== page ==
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Bizarre behaviour

Want happier employees? Make your job interviews harder

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Job interviews for professionals have lately been getting harder, with employers increasingly asking their candidates with more and more obscure questions.

But even though Google thinks such interview questions are a waste of time, looks like there may be a reason behind putting applicants through painfully tough interviews.

New research from Glassdoor revealed that for employers in the United States, a 10% more difficult job interview process is associated with 2.5% higher employee satisfaction later on.

The survey analysed 154,000 pairs of interview reviews and company reviews shared by individual Glassdoor users located in, or for companies headquartered in, the U.S., UK, Canada, Australia, Germany or France.

In all six countries, there was a clear positive relationship between interview difficulty and employee satisfaction, with the effect being the strongest in Australia (3.6%).

ALSO READ: Would you ask these 10 questions in a job interview?

“Good hiring processes encourage quality job matches, boosting employee satisfaction and, ultimately, worker productivity,” Glassdoor stated in a blog post.

“By contrast, poorly designed interview processes—either too easy or too difficult—both are associated with less healthy company cultures over time.”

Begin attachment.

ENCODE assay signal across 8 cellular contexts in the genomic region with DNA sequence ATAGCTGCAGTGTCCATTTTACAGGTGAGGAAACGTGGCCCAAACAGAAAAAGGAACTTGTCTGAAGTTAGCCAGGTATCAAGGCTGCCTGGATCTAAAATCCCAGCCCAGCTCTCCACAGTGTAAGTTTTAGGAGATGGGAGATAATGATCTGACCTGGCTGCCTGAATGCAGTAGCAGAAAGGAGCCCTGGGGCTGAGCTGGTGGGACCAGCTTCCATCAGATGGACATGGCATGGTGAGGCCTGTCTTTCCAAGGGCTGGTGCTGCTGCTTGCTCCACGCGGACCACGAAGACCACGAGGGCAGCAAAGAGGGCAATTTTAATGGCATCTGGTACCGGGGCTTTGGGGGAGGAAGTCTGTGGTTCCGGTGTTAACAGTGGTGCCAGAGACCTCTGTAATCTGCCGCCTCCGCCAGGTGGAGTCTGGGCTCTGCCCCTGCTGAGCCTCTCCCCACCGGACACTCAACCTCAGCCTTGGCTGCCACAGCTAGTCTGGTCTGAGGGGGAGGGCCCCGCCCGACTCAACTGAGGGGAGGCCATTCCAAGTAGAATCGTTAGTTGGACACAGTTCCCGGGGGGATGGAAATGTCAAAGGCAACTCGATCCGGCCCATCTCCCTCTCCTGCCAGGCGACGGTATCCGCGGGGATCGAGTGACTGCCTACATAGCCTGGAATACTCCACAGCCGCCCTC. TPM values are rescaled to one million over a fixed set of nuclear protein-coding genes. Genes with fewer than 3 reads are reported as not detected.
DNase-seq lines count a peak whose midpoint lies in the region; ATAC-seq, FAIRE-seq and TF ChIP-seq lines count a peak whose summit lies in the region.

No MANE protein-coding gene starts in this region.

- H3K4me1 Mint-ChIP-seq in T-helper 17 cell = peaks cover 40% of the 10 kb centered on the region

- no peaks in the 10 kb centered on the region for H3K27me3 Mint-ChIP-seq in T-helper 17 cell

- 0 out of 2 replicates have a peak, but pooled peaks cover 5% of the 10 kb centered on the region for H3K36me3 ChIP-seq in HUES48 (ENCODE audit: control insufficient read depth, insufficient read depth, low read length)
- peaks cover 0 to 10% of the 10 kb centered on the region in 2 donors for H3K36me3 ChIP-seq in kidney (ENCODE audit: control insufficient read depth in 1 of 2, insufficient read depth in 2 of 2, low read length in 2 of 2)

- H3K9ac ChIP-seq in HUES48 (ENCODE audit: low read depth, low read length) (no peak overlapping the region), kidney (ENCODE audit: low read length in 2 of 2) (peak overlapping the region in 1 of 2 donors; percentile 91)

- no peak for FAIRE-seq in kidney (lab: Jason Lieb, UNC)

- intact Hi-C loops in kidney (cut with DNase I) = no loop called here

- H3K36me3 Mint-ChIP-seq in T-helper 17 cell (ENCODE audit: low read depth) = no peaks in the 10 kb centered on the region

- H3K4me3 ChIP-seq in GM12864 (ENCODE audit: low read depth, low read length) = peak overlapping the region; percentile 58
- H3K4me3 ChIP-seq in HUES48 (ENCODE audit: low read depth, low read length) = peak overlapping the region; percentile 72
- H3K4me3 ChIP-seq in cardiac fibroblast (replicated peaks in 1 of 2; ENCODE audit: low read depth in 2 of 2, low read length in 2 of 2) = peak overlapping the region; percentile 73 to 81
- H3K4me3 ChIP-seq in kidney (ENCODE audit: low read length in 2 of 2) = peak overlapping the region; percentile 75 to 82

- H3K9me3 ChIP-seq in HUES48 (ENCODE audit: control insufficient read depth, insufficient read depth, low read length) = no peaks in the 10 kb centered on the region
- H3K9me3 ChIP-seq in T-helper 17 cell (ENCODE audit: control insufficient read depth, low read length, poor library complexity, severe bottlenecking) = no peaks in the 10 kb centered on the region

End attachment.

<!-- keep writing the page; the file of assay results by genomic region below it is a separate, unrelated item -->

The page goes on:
But when are job interviews too difficult? That is, is there an optimal interview difficulty that leads to highest employee satisfaction?

In answering this question, the report found that on a five-point scale — where 1 equals very easy, 3 equals average and 5 equals very difficult —the interview level that leads to the highest employee happiness is 4 out of 5.

The researchers said possible reasons for this are that 1-point interviews are too easy to effectively screen incoming candidates, while 5-point interviews may be an indication of deeper dysfunction within companies, such as an aggressive work culture that is harmful to employee satisfaction.

The goal remains, essentially, to create an interview experience that is difficult, but not overwhelming, for job candidates.

“The optimal interview difficulty allows hiring managers to carefully screen candidates for ability and cultural fit, among other skills, without leaving the candidate feeling confused or defeated,” the report stated.

“Finding the optimal interview difficulty can help promote higher-quality job matches, encourage more satisfied employees, and ultimately help boost productivity and reduce employee turnover.”

Image: Shutterstock

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